Role of BAX in apoptosis
- Richard Brasington,1
© Current Science Ltd 2000
Published: 13 December 2000
BAX is the key member of the Bcl-2 family, which plays a critical role in apoptosis in cancer cells. Drug-induced apoptosis in cancer cells is believed to be an important mechanism of action of antineoplastic agents. The goal of this study is to clarify the role of BAX in drug-induced apoptosis in human epithelial cells, the source of the majority of malignancies.
Human colorectal cancer cells lacking functional BAX genes were completely resistant to apoptosis induced by sulindac and indomethacin, but only partially resistant to apoptosis induced by 5-fluorouracil. Nonsteroidal anti-inflammatory drugs (NSAIDs) appear to induce apoptosis by increasing the ratio of BAX to Bcl-X(L), by decreasing the expression of Bcl-X(L). Most colorectal cancer cell lines display similar BAX:Bcl-X(L) ratios.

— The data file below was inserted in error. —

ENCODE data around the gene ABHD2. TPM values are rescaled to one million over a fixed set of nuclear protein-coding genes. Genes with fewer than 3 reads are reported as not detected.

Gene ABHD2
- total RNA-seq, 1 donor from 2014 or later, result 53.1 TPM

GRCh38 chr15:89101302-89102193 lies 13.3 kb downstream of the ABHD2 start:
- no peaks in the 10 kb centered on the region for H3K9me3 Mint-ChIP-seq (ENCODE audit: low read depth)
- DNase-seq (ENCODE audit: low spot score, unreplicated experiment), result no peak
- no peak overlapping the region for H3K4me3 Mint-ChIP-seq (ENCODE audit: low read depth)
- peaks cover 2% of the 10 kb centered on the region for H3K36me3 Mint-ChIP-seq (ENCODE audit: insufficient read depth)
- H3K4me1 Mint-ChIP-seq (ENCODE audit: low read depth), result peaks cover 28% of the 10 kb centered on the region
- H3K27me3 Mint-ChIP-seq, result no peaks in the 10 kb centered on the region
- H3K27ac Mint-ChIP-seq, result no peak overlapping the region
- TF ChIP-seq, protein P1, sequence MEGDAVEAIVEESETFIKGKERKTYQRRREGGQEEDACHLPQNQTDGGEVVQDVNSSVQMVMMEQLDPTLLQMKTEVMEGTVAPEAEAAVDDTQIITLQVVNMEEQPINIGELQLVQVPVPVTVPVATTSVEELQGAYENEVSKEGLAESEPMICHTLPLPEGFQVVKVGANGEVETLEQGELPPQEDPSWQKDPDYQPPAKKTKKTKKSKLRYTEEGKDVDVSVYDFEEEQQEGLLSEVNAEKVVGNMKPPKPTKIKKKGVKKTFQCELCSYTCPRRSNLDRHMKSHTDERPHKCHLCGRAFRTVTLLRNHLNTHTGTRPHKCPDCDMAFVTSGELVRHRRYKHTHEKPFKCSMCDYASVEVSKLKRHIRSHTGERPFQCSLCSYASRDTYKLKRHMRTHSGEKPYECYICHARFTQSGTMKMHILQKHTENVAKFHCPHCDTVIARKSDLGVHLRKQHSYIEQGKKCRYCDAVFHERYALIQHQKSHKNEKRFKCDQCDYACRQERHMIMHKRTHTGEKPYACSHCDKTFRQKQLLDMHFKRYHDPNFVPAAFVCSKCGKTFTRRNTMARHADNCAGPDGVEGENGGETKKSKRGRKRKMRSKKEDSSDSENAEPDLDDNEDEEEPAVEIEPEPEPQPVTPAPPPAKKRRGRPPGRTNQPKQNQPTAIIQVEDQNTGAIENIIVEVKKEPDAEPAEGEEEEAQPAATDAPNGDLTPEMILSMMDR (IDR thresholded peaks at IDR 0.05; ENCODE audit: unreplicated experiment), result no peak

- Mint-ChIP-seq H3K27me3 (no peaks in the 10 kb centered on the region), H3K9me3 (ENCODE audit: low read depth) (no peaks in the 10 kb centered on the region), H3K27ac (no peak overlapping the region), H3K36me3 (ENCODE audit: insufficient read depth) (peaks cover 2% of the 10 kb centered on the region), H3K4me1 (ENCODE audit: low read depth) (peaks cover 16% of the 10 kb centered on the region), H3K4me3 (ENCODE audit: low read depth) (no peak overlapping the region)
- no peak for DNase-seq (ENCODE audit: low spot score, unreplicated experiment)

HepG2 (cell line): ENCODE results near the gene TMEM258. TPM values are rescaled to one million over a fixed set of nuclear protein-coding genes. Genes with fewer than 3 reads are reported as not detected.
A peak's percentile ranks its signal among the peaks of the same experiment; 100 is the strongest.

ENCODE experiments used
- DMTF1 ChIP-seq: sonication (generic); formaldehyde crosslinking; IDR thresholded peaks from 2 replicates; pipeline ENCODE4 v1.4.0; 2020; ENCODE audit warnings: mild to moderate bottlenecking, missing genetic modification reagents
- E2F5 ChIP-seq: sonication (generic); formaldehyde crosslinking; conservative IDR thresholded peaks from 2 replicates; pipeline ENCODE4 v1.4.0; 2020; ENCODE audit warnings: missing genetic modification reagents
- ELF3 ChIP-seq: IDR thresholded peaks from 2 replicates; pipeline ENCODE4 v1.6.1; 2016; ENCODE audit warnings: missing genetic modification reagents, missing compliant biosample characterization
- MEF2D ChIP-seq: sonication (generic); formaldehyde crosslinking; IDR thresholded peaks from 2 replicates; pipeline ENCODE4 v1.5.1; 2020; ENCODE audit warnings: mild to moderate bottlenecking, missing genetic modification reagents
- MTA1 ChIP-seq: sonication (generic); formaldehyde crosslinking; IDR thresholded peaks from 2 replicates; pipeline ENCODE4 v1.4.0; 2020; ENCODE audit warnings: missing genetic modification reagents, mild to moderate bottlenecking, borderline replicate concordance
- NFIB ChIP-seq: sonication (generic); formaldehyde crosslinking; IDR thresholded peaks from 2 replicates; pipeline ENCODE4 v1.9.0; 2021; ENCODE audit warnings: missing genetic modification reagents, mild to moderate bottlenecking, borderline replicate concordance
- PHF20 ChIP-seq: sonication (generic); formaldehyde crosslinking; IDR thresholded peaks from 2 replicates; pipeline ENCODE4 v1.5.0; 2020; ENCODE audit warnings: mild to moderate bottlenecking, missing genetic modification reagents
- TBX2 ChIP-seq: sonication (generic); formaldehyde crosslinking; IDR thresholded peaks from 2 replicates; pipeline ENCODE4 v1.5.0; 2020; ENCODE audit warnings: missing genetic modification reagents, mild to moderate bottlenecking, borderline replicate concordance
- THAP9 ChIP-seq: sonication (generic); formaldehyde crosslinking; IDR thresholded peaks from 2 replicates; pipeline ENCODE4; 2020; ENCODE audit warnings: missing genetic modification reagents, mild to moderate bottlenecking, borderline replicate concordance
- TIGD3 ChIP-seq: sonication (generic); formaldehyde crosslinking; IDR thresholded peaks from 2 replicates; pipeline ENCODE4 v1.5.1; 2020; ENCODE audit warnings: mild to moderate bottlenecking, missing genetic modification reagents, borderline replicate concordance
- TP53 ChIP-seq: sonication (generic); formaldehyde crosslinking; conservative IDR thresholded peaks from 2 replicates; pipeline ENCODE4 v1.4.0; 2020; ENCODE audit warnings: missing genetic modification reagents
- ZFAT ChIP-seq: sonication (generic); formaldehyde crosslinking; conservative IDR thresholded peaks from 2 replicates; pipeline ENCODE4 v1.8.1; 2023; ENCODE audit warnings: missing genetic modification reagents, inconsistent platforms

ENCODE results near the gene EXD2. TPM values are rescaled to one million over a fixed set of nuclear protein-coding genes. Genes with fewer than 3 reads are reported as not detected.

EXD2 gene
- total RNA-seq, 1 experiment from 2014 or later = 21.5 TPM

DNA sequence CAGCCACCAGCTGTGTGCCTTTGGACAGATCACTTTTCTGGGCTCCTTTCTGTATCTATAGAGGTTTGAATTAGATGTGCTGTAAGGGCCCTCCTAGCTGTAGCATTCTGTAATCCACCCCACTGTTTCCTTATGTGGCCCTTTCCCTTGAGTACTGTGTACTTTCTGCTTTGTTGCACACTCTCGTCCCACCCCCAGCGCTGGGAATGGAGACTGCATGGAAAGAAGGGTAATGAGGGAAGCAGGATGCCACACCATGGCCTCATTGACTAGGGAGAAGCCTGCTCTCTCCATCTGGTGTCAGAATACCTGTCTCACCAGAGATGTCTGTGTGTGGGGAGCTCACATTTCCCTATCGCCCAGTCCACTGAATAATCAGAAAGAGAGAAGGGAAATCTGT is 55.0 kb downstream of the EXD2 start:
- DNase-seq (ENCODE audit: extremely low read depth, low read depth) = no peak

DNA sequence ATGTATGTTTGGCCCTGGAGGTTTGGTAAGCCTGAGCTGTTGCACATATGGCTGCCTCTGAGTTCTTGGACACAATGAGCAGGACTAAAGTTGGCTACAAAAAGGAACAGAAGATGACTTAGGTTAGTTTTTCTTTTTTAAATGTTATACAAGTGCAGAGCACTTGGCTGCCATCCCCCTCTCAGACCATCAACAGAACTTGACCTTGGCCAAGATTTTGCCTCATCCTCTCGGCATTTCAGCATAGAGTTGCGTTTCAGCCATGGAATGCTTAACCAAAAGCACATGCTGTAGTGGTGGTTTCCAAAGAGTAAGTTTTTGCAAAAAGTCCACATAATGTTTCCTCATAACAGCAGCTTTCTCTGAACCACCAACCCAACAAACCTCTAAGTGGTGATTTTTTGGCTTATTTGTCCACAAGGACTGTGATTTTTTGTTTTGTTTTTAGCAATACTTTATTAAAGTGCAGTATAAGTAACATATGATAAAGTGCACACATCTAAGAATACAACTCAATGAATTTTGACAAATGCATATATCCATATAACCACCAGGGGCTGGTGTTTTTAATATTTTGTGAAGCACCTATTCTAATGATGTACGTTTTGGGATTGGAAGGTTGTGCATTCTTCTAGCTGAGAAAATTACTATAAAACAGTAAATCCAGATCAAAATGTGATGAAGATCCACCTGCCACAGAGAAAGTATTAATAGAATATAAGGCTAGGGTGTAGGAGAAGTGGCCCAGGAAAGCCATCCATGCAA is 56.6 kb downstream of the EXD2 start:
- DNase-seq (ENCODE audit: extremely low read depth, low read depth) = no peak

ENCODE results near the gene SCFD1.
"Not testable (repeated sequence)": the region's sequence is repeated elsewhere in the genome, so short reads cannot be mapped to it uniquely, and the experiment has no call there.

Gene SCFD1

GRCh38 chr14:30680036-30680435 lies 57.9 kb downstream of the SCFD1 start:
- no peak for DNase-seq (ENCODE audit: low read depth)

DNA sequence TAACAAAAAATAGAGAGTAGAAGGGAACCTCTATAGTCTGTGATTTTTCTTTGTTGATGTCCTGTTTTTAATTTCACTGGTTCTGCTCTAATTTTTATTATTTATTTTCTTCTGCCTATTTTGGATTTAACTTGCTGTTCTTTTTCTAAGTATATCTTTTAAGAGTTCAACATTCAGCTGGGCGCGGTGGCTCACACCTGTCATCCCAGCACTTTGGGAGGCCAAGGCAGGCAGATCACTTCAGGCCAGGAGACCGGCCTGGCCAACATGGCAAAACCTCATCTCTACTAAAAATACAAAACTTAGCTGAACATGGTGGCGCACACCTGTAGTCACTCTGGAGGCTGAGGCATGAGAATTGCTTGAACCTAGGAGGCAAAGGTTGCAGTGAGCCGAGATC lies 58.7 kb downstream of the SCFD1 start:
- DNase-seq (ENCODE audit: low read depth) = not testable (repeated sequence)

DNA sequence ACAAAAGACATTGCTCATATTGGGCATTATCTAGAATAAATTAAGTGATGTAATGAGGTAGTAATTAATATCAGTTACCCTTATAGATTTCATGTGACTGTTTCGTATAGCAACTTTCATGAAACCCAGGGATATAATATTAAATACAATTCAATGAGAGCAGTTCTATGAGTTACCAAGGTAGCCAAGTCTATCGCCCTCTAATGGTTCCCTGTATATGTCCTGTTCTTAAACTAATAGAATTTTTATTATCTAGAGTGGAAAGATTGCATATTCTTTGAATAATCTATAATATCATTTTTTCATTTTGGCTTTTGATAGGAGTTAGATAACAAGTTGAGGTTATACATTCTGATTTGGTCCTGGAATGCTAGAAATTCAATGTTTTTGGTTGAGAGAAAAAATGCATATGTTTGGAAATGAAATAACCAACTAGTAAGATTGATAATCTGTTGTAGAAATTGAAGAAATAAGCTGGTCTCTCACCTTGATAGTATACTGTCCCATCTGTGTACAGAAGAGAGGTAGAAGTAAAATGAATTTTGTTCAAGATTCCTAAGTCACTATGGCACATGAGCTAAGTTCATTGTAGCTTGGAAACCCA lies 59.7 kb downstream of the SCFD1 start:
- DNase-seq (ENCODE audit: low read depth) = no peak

This study provides an important insight into the mechanism of drug-induced apoptosis of human colorectal cancer cells, which may be important in the development of antineoplastic therapies. Although NSAIDs may have benefit in preventing hereditary colon cancer, the development of BAX mutations in such cancers would abrogate the protective effect of NSAIDs.
Apoptosis induction in mutant human colorectal cell lines